A rotator cuff tear is a common injury that affects the complex ball-and-socket shoulder joint. The ball of the upper arm bone (humerus) is held in its socket in the shoulder blade (acromion) by the rotator cuff, a group of muscles and tendons. A rotator cuff tear occurs when one of those tendons pulls away from its attachment site on the humerus, usually due to trauma or overuse. The most common cause is a fall onto an outstretched arm.
Not all rotator cuff tears cause pain or dysfunction. This is due to the presence of the rotator cable, a suspension-bridge-like ligament that transmits forces across the rotator cuff complex, allowing it to remain functional in the event of certain types of tears.
Scientists continue to study the anatomy and function of the rotator cable. This unique anatomical feature of the rotator cuff was discovered relatively recently through research (traditional shoulder imaging tests are not sensitive enough to consistently detect it).
A Respected Shoulder Surgeon Dedicated to Advancing His Field
Christopher C. Schmidt, MD, is a nationally distinguished shoulder surgeon who specializes in rotator cuff repair. As a surgeon-scientist, Dr. Schmidt performs extensive research and he strives to quickly transfer his discoveries from bench to bedside, ultimately improving patient care through evidence-based medicine. He has published more than 150 book chapters and peer-reviewed scientific articles and abstracts on rotator cuff surgery, and his work is published in respected peer review orthopedic journals.
Dr. Schmidt recently participated in a study entitled Locating the Rotator Cable During Subacromial Arthroscopy: Bursal- and Articular-Sided Anatomy. The goal of the study was to enhance the overall understanding of the rotator cable and thereby improve the surgical management of rotator cuff tears.
The abstract of the study is reproduced below:
Locating the Rotator Cable During Subacromial Arthroscopy: Bursal- and Articular-Sided Anatomy
Thomas R. Zink, DO, Christopher C. Schmidt, MD, Dimitrios V. Papadopoulos, MD, Ryan J. Blake, BS, Michael P. Smolinski, BS, Anthony J. Davidson, BS, Christopher S. Spicer, MS, Mark C. Miller, PhD, Patrick J. Smolinski, PhD
The rotator cable (RCa) is an important articular-sided structure of the cuff capsular complex that helps prevent suture pull out during rotator cuff repairs (RCRs) and plays a role in force transmission. Yet, the RCa cannot be located during bursal-sided RCRs. The purpose of this study is to develop a method to locate the RCa in the subacromial space and compare its bursal- and articular-sided dimensions.
In 20 fresh-frozen cadaveric specimens, the RCa was found from the articular side, outlined with stitches, and then evaluated from the bursal side using an easily identifiable reference point, the intersection of a line bisecting the supraspinatus (SS) tendon and posterior SS myotendinous junction (MTJ). Four bursal-sided lengths were measured on the SS-bisecting line as well as the RCa’s outside anteroposterior base. For the articular-sided measurements, the rotator cuff capsular complex was detached from bone and optically scanned creating 3D solid models. Using the 3D models, 4 articular-sided lengths were made, including the RCa’s inside and outside anteroposterior base.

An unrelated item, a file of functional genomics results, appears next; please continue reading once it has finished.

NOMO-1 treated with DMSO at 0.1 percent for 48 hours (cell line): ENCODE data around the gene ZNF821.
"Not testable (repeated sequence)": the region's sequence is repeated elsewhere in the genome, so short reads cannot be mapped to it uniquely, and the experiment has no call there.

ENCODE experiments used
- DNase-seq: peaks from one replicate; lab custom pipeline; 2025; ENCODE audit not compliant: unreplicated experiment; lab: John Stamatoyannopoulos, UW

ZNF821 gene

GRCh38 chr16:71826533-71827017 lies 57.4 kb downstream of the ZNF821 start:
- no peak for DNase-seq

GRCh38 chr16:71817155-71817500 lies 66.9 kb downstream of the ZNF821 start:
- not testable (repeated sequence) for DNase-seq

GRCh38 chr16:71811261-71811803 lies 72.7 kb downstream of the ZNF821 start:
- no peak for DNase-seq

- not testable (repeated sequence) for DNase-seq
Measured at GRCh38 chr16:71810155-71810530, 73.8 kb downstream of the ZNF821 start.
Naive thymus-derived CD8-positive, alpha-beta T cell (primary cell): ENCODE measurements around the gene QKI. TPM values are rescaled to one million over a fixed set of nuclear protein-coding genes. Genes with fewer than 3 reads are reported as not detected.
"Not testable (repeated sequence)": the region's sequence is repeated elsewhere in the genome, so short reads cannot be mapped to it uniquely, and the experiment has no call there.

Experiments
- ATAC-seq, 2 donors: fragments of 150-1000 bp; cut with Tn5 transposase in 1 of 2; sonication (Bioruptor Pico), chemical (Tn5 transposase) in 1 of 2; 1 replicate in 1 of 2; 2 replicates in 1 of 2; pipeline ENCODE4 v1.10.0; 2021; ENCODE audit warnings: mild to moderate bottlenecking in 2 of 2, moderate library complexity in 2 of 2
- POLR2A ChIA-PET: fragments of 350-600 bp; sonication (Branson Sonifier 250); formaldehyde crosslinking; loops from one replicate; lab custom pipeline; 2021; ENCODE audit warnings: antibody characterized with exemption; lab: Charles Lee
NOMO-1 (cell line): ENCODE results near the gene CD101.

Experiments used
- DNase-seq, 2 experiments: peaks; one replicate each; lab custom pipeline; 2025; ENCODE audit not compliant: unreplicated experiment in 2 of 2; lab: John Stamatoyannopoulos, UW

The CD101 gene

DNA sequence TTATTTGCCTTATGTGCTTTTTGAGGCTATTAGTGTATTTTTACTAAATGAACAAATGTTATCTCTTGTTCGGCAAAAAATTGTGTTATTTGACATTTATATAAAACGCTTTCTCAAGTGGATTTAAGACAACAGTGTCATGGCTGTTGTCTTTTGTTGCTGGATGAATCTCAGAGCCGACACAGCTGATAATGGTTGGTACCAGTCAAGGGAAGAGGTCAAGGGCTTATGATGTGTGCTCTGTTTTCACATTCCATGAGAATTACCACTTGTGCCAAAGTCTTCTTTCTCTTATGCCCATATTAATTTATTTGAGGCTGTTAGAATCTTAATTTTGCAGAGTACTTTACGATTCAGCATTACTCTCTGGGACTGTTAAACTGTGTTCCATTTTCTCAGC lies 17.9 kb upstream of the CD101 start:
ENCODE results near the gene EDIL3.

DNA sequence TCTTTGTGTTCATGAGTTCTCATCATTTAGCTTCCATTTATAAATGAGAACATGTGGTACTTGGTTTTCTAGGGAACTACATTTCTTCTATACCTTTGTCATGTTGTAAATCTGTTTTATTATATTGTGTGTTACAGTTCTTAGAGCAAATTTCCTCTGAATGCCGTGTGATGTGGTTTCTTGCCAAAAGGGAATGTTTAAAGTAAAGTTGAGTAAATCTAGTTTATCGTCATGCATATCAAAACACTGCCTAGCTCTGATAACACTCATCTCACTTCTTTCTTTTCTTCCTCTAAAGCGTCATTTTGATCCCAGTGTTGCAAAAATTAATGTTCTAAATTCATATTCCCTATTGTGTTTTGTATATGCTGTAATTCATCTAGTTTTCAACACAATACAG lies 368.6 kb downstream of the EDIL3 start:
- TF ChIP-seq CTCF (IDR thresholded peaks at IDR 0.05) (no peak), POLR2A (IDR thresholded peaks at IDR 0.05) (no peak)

The RCa’s medial arch was located 9.9 ± 5.6 mm from the reference point in 10 intact specimens and 4.1 ± 2.4 mm in 10 torn specimens (P = .007). The RCa’s width was 10.9 ± 2.1 mm, and the distance from the lateral edge of the RCa to the lateral SS insertion was 13.9 ± 4.8 mm. The bursal- and articular-sided outside anteroposterior base measured 48.1 ± 6.4 mm and 49.6 ± 6.5 mm, respectively (P = .268). The average inside anteroposterior base measurement was 37.3 ± 5.9 mm.
The medial arch of the RCa can be reliably located during subacromial arthroscopy using the reference point, analogous to the posterior SS MTJ. The RCa is located 10 mm in intact and 4 mm in torn tendons (P = .007) from the posterior SS MTJ. If the above 6-mm shift in location of the RCa is not taken into consideration during rotator cuff suture placement, it could negatively affect time zero repair strength. The inside anteroposterior base of the RCa measures on average 37 mm; therefore, rotator cuff tears measuring >37 mm are at risk of rupturing part or all of the RCa’s 2 humeral attachments, which if not recognized and addressed could impact postoperative function.
The RCa cannot be seen during bursal-sided arthroscopy; however, its medial arch is located on average 10 mm from the reference point or posterior SS MTJ in intact tendons and 4 mm in small to large rotator cuff tears. Based on the above findings and the mechanical literature, RCR strength for tears with tendon loss can be improved in single-row repairs by positioning vertical mattress stitches <4 mm from the posterior SS MTJ and in suture-bridging techniques by placing the medial row stitches >10 mm from the posterior SS MTJ; this ensures that the horizontal mattress sutures are within the RCa. However, in rotator cuff tears with minimal to moderate medial-to-lateral tendon loss, placement of stitches medial or in the RCa runs the risk of substantially shortening the SS tendon, which may lead to tension overload. The average inside anteroposterior base of the RCa measures 37 mm. Rotator cuff tears involving or just posterior to the CHL measuring >37 mm are at risk of partially or completely rupturing the RCa’s humeral insertions. If these types of rotator cuff injuries are not recognized and appropriately treated, they could negatively impact postoperative function.
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